Educational Technology Landscape Review, Myanmar

Power, Tom; Griffiths, Malcolm and Seal, Timothy (2019). Educational Technology Landscape Review, Myanmar. DFID Myanmar-UK Partnership for Education.



This Educational Technology Landscape Review is concerned with identifying current patterns of educational technology access & use within Education Colleges (ECs) across Myanmar, particularly attending to the use of technology for learning by Teacher Educators (TEs) and Student Teachers (STs). The review draws upon three key data sources: a review of grey literature on general technology landscape in Myanmar; a large-scale survey of 1,600 TEs from all 25 ECs; Focus Group Discussions with principals, TEs and STs from ECs.

Myanmar has amongst the lowest levels of access to fixed telephones, household computers and household internet access in the region. However, the mobile technology landscape has changed dramatically since deregulation in 2013. Costs dropped immediately from ~$2,000 per SIM, to ~$1.5 per SIM by 2014. Mobile subscriptions increased rapidly from 1M in 2011 to 61M in 2018 (or from 2/100 people to 114/100 people). But for the majority, ‘the internet’ means ‘social media apps’. Use of the internet beyond these apps remains limited and digital literacies remain under-developed. The potential of technologies to support improvements in educational quality is recognised in the National Education Strategic Plan 2016-2021. Following a UNICEF review of teacher education, there has been major investment in ICT infrastructure through ‘The ICT for Education Project’ including the appointment of 65 ICTspecialist TEs to support teaching of ICT as a subject in ECs. Colleges now have large numbers of desktop computers and several other devices such as data projectors, printers and laptops, which are mostly allocated to ICT classrooms. They also have free Wi-Fi, though this is typically only available in the ICT classroom and administrative areas and only supports a few users at a time. These digital devices and services are mainly used by the ICT-specialist TEs (supported by other TEs) to teach basic computer skills to Student Teachers. Colleges also use a small number of devices to support administration. Outside of the use of the ICT classroom resources to teach basic ICT skills and of ICT use by administrators, the digital infrastructure of the colleges is not widely used to support the development of professional knowledge and practices, either for TEs or STs: ‘...majority of Teacher Educators rarely use the computer equipment for teaching and would rather use their own devices...’ and ‘...There is no ICT hub/resource for independent use by Student Teachers, only the ICT classroom which is used for teaching’. However, STs and TEs alike commonly report using their own mobile devices to find and share interesting documents or videos that they refer to in lessons or assignments, as well as using their own mobile devices and internet services daily, for a wide range of activities and purposes.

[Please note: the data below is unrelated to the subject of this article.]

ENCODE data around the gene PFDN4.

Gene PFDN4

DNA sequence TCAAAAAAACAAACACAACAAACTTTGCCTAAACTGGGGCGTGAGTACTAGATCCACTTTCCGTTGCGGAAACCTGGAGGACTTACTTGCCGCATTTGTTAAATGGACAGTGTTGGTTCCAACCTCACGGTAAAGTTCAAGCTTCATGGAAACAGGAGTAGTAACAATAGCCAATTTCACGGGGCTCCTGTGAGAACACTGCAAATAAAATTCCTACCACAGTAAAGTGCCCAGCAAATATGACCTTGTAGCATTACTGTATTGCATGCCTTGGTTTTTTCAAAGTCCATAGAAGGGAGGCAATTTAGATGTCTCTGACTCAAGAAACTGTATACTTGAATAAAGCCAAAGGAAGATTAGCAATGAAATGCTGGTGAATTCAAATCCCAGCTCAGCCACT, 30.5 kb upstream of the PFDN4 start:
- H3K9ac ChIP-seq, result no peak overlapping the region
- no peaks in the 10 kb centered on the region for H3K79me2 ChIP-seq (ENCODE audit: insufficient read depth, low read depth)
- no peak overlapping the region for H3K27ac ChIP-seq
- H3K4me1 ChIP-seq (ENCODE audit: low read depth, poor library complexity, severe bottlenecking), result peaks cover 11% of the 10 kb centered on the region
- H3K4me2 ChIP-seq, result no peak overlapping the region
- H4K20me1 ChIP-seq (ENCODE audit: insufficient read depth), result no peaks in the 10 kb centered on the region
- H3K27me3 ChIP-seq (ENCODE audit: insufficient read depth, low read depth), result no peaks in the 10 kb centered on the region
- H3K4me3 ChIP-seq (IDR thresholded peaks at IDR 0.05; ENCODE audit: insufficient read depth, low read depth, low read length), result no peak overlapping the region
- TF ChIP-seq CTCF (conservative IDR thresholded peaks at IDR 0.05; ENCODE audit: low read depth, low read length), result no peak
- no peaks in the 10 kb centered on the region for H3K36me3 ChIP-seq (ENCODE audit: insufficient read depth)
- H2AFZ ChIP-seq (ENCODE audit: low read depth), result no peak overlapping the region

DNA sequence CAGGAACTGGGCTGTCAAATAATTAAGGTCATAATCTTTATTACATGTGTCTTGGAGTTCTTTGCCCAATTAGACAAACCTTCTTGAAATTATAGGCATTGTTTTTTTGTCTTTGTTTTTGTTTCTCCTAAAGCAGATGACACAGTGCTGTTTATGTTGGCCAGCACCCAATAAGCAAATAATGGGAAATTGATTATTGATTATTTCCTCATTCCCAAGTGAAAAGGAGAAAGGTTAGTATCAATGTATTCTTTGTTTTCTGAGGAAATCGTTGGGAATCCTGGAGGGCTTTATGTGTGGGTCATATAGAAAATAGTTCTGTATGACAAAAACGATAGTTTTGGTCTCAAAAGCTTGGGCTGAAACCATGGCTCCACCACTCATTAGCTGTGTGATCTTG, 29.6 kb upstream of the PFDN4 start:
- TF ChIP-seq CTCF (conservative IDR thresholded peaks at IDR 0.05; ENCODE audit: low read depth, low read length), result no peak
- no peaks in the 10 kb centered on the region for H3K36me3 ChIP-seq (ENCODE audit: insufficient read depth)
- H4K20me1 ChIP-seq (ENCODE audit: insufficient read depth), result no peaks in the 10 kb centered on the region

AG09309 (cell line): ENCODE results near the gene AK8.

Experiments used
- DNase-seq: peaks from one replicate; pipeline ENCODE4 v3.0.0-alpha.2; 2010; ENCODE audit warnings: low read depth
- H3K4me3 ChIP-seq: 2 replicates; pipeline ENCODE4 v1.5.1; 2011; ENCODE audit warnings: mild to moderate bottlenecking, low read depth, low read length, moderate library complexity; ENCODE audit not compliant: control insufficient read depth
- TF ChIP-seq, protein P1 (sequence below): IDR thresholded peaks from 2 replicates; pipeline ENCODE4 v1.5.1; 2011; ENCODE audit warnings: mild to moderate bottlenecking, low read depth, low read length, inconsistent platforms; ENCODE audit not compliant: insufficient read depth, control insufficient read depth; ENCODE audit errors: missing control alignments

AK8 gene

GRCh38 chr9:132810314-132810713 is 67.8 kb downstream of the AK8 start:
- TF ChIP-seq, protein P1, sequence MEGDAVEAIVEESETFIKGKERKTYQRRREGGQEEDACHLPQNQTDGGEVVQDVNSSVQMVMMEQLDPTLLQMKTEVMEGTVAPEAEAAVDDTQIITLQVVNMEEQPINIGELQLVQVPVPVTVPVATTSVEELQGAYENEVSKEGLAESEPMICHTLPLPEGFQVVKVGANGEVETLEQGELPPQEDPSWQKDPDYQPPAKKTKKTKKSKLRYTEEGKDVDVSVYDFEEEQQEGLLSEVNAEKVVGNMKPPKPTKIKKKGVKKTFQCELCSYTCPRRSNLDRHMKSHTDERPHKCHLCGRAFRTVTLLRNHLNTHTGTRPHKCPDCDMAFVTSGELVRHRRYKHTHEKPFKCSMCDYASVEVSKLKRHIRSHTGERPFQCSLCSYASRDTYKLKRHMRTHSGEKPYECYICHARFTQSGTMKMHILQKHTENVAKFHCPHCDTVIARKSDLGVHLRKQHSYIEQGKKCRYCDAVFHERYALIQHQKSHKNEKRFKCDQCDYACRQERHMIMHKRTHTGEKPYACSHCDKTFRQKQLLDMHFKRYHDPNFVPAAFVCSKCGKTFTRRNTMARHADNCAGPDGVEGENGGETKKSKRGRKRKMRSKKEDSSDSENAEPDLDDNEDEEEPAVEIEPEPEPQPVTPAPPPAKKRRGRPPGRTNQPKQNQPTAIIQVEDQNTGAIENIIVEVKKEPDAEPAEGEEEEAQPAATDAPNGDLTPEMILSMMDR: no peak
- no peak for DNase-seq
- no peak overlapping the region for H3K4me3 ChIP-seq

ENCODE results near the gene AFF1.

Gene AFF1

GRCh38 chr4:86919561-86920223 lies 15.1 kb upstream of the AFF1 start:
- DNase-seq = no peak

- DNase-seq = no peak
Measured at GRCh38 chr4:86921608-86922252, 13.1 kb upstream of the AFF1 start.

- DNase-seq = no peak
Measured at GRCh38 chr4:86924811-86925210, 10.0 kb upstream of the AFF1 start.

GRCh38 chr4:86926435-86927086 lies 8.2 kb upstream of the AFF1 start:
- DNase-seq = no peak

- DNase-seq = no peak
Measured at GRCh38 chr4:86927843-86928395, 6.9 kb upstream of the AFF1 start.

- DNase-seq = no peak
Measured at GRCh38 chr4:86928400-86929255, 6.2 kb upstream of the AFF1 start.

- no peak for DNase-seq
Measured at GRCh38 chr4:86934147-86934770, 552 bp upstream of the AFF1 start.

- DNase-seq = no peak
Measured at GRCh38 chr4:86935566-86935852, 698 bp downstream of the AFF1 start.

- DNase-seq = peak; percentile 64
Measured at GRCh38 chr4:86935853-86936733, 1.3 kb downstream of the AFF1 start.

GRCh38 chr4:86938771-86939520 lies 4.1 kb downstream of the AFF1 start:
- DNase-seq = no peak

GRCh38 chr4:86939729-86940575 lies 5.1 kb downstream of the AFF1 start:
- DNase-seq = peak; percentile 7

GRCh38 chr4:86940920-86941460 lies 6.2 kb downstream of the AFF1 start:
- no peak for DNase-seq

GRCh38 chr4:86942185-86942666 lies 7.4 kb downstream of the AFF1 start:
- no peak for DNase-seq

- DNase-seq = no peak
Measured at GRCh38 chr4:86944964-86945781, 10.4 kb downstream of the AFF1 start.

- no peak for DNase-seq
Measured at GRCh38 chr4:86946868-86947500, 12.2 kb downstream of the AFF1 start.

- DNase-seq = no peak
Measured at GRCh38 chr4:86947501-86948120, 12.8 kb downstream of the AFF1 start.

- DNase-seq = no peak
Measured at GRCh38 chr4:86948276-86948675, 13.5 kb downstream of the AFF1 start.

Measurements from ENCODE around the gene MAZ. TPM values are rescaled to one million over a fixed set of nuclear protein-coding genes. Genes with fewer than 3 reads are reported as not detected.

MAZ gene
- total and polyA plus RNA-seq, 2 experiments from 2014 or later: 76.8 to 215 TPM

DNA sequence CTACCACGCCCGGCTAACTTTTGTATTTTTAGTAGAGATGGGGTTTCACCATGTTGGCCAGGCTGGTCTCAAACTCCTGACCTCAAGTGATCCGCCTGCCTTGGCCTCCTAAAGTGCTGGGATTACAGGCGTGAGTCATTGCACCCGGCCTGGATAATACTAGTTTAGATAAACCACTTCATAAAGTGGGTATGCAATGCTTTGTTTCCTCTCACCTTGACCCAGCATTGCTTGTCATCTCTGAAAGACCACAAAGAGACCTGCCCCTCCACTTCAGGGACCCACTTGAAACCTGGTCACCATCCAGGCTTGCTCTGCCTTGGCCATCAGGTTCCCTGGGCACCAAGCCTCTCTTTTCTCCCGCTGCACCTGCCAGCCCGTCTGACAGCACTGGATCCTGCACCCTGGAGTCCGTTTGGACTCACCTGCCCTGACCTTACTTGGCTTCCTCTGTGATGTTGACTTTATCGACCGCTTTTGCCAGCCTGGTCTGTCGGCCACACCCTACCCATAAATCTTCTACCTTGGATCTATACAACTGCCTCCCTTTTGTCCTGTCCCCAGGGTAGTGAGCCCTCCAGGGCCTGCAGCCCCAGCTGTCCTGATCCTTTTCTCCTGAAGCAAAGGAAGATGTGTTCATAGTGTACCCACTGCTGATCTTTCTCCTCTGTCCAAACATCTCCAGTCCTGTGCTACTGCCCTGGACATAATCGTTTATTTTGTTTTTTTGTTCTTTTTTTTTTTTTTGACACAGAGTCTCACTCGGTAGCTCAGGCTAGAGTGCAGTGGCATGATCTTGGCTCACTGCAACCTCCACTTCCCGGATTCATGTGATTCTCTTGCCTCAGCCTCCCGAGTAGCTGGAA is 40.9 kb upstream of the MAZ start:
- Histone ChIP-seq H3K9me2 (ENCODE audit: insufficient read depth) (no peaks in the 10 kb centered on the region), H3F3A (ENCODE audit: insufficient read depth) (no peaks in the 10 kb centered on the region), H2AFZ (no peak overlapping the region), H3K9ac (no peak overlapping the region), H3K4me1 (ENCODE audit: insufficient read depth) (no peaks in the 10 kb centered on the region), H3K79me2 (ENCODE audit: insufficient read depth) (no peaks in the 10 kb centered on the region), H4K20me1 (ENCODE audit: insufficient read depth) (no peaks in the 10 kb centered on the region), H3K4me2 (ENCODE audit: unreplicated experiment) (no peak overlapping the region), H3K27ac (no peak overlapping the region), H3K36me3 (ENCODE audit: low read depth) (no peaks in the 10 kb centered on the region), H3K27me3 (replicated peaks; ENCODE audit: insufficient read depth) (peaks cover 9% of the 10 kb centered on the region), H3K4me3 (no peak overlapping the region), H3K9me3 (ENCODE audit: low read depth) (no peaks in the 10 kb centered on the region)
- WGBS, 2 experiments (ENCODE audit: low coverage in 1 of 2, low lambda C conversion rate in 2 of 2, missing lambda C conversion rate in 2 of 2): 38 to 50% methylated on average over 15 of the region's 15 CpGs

We recommend shifting perceptions and practice away from seeing ICT as being about using computers online to teach ICT skills, and towards using TEs and STs own mobile devices and accessible offline resources, to enhance the core activities of learning, teaching and educational leadership, by each stakeholder group within the colleges.

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